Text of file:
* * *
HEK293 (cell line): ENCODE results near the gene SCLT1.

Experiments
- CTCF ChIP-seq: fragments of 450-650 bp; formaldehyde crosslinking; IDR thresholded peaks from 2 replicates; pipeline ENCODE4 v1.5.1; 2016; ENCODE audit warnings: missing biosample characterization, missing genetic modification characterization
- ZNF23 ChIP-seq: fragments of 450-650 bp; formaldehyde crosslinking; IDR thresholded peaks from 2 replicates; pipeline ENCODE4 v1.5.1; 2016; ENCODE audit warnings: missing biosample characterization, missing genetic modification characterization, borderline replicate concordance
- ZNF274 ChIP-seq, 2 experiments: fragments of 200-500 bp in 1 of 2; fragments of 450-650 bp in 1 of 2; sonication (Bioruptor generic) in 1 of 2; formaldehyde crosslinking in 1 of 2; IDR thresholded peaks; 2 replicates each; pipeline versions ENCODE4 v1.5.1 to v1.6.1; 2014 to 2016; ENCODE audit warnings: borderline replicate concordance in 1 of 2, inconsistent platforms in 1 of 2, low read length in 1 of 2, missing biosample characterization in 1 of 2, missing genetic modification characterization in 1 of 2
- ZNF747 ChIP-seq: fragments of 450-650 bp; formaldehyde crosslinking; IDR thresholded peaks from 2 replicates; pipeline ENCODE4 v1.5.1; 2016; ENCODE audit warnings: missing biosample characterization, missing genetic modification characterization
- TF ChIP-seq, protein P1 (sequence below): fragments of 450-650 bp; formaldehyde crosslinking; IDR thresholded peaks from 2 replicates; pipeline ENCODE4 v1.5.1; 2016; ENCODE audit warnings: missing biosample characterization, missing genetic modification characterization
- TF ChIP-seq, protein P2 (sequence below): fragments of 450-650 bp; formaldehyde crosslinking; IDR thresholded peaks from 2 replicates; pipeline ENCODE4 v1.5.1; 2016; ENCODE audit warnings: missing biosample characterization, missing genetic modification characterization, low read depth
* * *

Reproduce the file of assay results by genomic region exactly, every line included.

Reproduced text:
HEK293 (cell line): ENCODE results near the gene SCLT1.

Experiments
- CTCF ChIP-seq: fragments of 450-650 bp; formaldehyde crosslinking; IDR thresholded peaks from 2 replicates; pipeline ENCODE4 v1.5.1; 2016; ENCODE audit warnings: missing biosample characterization, missing genetic modification characterization
- ZNF23 ChIP-seq: fragments of 450-650 bp; formaldehyde crosslinking; IDR thresholded peaks from 2 replicates; pipeline ENCODE4 v1.5.1; 2016; ENCODE audit warnings: missing biosample characterization, missing genetic modification characterization, borderline replicate concordance
- ZNF274 ChIP-seq, 2 experiments: fragments of 200-500 bp in 1 of 2; fragments of 450-650 bp in 1 of 2; sonication (Bioruptor generic) in 1 of 2; formaldehyde crosslinking in 1 of 2; IDR thresholded peaks; 2 replicates each; pipeline versions ENCODE4 v1.5.1 to v1.6.1; 2014 to 2016; ENCODE audit warnings: borderline replicate concordance in 1 of 2, inconsistent platforms in 1 of 2, low read length in 1 of 2, missing biosample characterization in 1 of 2, missing genetic modification characterization in 1 of 2
- ZNF747 ChIP-seq: fragments of 450-650 bp; formaldehyde crosslinking; IDR thresholded peaks from 2 replicates; pipeline ENCODE4 v1.5.1; 2016; ENCODE audit warnings: missing biosample characterization, missing genetic modification characterization
- TF ChIP-seq, protein P1 (sequence below): fragments of 450-650 bp; formaldehyde crosslinking; IDR thresholded peaks from 2 replicates; pipeline ENCODE4 v1.5.1; 2016; ENCODE audit warnings: missing biosample characterization, missing genetic modification characterization
- TF ChIP-seq, protein P2 (sequence below): fragments of 450-650 bp; formaldehyde crosslinking; IDR thresholded peaks from 2 replicates; pipeline ENCODE4 v1.5.1; 2016; ENCODE audit warnings: missing biosample characterization, missing genetic modification characterization, low read depth